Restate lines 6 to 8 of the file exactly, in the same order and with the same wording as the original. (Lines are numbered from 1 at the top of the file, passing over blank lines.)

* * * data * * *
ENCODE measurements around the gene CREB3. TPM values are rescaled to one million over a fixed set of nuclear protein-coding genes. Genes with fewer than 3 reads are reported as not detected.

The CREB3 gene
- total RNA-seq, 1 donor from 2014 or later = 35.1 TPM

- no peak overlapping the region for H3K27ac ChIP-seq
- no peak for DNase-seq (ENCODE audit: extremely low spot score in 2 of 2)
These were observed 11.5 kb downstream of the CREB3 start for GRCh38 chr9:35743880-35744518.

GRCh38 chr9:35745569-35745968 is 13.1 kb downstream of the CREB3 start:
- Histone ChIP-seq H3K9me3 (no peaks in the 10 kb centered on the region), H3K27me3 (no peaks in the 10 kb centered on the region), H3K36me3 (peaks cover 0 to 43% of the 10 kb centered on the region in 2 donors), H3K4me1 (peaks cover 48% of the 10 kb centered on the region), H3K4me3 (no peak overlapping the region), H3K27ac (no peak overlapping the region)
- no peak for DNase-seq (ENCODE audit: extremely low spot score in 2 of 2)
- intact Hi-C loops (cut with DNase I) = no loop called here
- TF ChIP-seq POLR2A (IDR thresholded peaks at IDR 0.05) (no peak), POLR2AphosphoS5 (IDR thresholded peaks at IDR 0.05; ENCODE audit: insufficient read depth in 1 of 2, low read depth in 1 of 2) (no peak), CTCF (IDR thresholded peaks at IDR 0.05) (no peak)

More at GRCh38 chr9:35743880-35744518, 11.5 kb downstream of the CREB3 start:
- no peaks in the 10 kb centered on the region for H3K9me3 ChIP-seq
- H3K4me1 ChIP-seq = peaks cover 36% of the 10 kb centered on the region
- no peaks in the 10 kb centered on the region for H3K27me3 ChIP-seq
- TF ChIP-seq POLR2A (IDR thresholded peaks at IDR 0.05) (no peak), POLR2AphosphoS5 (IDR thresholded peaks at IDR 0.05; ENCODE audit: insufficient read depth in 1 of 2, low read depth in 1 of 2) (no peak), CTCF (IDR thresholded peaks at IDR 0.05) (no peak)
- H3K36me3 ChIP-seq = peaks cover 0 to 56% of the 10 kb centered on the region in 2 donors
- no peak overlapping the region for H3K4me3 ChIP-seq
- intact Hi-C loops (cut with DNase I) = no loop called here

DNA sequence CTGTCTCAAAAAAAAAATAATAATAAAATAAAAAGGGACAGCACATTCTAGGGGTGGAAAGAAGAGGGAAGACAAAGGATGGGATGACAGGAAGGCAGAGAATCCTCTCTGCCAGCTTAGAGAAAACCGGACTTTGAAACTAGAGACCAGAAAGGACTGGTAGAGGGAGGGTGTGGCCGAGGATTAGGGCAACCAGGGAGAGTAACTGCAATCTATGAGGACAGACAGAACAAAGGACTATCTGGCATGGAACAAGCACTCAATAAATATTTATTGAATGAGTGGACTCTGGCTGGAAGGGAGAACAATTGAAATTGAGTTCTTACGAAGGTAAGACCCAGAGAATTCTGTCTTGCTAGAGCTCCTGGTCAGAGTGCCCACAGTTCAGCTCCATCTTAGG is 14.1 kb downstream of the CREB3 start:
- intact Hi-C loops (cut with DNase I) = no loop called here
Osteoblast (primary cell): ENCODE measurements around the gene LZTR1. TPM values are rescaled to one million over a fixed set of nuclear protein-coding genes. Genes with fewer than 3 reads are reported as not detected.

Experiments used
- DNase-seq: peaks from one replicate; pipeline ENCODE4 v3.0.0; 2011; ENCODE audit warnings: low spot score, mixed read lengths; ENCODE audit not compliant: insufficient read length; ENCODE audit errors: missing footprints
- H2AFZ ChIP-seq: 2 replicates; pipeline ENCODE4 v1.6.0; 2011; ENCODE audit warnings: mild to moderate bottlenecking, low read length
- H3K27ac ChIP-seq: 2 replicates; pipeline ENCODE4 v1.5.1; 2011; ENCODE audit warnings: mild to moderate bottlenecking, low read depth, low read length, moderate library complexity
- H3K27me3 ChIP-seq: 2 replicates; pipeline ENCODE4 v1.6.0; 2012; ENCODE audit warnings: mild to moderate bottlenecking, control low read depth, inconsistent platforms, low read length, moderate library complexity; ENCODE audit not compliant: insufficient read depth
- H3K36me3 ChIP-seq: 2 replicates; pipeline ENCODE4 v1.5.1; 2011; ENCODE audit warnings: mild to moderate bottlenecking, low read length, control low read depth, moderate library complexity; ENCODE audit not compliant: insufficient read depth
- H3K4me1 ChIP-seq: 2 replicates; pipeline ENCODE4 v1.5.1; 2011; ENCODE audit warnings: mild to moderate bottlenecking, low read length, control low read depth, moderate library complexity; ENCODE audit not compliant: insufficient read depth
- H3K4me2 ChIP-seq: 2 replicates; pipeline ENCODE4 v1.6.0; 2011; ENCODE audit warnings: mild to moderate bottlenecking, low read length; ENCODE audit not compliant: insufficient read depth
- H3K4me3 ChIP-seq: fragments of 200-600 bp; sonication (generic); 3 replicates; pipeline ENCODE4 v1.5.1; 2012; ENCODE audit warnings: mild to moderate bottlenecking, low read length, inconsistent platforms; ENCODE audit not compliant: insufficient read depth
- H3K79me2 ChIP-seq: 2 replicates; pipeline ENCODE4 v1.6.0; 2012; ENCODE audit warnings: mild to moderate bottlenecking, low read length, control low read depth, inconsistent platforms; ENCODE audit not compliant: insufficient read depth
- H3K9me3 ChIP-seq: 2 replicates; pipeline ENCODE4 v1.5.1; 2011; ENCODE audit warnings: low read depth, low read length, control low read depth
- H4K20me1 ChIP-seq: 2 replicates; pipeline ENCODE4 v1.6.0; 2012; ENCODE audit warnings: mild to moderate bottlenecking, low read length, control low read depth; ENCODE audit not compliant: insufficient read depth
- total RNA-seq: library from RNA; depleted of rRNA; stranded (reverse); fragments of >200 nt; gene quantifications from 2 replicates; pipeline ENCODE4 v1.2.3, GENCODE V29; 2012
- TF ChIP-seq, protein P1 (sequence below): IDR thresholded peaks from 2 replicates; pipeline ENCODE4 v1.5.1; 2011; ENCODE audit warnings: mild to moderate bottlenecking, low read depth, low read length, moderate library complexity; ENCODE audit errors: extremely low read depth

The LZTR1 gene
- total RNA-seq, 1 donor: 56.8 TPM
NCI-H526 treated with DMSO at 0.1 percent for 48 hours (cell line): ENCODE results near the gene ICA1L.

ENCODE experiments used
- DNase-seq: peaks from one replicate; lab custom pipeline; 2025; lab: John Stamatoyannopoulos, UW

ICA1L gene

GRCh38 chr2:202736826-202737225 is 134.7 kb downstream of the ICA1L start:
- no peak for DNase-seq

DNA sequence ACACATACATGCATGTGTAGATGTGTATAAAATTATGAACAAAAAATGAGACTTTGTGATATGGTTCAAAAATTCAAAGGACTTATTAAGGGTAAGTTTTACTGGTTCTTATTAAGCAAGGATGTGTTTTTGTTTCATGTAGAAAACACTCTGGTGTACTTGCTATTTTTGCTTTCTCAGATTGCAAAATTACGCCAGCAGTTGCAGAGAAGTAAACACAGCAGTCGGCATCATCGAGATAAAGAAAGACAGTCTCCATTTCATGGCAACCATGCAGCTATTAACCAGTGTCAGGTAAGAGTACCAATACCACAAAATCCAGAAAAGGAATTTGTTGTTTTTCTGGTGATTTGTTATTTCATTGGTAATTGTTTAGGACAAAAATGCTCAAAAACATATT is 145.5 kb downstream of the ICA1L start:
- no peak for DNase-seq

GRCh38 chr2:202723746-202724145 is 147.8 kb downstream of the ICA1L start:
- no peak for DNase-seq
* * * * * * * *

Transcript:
These were observed 11.5 kb downstream of the CREB3 start for GRCh38 chr9:35743880-35744518.

GRCh38 chr9:35745569-35745968 is 13.1 kb downstream of the CREB3 start:
- Histone ChIP-seq H3K9me3 (no peaks in the 10 kb centered on the region), H3K27me3 (no peaks in the 10 kb centered on the region), H3K36me3 (peaks cover 0 to 43% of the 10 kb centered on the region in 2 donors), H3K4me1 (peaks cover 48% of the 10 kb centered on the region), H3K4me3 (no peak overlapping the region), H3K27ac (no peak overlapping the region)